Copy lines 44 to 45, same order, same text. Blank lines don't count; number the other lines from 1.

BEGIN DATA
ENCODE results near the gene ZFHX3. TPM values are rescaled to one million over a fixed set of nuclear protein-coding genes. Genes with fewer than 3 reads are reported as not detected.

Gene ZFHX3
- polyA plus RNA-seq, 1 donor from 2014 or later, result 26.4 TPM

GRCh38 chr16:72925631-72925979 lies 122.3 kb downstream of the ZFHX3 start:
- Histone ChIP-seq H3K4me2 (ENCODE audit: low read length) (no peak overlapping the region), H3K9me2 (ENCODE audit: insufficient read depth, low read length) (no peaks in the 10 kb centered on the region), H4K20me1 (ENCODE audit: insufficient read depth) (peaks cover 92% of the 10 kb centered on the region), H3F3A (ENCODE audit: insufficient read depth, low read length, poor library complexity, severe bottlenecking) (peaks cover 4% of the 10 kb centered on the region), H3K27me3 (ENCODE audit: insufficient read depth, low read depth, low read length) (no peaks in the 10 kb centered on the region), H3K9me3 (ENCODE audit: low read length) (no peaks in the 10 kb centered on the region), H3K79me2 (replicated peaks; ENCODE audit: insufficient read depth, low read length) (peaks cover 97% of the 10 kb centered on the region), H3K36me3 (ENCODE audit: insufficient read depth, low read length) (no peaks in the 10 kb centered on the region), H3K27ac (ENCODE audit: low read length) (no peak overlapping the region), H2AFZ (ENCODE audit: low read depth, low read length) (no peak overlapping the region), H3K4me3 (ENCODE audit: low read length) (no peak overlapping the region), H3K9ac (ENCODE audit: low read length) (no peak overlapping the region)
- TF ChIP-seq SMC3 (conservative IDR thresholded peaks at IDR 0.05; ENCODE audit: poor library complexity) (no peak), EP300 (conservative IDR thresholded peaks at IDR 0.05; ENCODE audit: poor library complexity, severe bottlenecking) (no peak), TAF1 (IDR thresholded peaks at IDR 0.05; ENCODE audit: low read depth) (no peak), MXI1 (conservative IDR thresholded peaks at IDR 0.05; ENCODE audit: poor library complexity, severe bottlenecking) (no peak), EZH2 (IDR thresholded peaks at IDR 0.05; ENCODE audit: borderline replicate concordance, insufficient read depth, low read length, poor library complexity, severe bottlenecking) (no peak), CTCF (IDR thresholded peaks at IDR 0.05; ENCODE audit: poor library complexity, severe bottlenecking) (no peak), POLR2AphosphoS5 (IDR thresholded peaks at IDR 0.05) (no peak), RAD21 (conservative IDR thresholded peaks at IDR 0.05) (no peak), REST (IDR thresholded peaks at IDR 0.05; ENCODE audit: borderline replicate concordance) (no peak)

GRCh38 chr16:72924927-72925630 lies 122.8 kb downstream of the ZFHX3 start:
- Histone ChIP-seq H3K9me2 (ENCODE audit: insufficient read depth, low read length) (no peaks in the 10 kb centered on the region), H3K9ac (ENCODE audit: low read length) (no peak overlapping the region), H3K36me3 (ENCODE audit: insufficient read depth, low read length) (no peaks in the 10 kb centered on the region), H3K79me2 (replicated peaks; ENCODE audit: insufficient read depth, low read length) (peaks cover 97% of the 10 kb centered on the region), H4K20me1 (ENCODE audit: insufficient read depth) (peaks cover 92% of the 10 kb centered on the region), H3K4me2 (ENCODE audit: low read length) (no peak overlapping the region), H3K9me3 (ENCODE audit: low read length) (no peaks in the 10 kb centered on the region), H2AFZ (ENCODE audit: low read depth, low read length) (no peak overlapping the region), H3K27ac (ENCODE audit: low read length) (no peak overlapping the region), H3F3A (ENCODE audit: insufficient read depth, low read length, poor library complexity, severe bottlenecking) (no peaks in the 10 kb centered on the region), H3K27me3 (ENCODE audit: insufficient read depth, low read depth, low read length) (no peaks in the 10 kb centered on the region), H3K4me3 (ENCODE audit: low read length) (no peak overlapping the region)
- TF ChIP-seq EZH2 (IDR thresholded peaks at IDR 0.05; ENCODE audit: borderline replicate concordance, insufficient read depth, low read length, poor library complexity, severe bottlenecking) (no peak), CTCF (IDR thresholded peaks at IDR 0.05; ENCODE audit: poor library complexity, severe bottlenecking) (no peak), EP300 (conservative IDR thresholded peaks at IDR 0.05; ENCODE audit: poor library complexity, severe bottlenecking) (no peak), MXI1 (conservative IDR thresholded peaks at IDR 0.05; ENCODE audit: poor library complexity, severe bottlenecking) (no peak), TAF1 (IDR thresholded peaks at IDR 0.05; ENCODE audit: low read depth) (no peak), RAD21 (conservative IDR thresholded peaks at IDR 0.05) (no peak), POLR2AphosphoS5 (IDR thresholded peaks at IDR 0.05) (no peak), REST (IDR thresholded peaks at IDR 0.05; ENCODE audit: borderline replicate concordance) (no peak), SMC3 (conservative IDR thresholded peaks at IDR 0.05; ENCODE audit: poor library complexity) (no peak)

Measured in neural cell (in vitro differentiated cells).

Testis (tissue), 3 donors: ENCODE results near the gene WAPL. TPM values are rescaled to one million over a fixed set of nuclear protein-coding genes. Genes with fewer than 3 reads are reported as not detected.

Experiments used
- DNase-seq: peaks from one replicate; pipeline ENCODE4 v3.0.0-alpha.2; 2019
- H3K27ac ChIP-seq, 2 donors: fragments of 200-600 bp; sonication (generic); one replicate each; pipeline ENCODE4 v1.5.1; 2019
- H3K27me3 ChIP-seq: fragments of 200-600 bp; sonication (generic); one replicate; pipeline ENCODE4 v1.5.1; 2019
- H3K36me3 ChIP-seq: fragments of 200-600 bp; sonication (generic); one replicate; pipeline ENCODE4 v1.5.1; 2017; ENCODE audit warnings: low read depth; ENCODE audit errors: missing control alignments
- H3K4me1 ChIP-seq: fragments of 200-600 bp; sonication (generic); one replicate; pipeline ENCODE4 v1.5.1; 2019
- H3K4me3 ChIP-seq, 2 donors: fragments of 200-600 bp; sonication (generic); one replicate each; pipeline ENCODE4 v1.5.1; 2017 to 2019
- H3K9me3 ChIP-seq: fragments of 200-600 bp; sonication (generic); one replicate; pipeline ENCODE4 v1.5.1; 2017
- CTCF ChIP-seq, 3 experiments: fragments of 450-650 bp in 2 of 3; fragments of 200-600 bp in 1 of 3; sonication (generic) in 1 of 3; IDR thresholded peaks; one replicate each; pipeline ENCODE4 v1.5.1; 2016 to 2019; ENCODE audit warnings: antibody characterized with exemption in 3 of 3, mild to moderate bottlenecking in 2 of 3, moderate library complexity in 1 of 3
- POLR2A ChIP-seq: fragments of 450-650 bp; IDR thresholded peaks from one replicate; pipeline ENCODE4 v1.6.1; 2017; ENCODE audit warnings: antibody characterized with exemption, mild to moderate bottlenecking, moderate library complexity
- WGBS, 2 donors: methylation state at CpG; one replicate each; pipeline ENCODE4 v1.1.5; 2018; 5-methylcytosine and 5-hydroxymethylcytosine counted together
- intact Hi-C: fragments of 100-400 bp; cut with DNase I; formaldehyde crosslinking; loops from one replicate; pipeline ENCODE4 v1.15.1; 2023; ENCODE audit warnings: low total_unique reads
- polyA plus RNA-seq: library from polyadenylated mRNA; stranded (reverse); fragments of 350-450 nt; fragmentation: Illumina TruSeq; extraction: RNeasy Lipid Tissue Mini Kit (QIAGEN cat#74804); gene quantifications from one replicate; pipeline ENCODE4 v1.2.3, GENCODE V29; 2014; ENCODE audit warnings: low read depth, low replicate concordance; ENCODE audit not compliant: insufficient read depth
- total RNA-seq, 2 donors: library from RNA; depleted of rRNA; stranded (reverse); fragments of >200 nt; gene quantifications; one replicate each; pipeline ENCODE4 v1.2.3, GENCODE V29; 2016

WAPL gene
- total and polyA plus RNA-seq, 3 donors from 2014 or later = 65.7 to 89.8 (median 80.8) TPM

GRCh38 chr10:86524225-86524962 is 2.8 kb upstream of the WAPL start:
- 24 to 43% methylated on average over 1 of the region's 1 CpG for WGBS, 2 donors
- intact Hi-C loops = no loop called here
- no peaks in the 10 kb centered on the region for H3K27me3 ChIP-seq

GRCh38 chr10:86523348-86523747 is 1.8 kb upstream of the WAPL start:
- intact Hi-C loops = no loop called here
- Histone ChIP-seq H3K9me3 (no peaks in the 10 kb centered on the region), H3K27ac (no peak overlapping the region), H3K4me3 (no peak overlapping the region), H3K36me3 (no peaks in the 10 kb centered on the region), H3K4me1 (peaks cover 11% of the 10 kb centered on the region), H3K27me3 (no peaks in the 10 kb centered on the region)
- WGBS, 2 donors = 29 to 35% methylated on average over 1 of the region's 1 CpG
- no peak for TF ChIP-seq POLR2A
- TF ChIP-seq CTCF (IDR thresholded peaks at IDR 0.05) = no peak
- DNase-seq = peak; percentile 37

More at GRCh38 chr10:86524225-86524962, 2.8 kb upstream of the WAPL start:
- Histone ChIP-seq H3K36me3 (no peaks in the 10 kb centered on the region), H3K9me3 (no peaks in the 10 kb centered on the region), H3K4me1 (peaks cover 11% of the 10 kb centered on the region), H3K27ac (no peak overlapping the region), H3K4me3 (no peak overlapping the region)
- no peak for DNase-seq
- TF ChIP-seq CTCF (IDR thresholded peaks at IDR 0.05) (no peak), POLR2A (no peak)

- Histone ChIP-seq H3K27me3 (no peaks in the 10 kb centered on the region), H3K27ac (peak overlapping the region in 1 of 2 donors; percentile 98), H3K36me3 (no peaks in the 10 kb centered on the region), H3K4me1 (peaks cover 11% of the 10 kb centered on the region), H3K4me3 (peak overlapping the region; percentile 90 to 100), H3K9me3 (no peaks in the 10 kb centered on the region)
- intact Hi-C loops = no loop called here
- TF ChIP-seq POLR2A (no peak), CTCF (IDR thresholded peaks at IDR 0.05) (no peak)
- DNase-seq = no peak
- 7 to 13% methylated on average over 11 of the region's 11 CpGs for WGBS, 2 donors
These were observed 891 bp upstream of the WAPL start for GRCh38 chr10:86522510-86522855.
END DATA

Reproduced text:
- intact Hi-C loops = no loop called here
- TF ChIP-seq POLR2A (no peak), CTCF (IDR thresholded peaks at IDR 0.05) (no peak)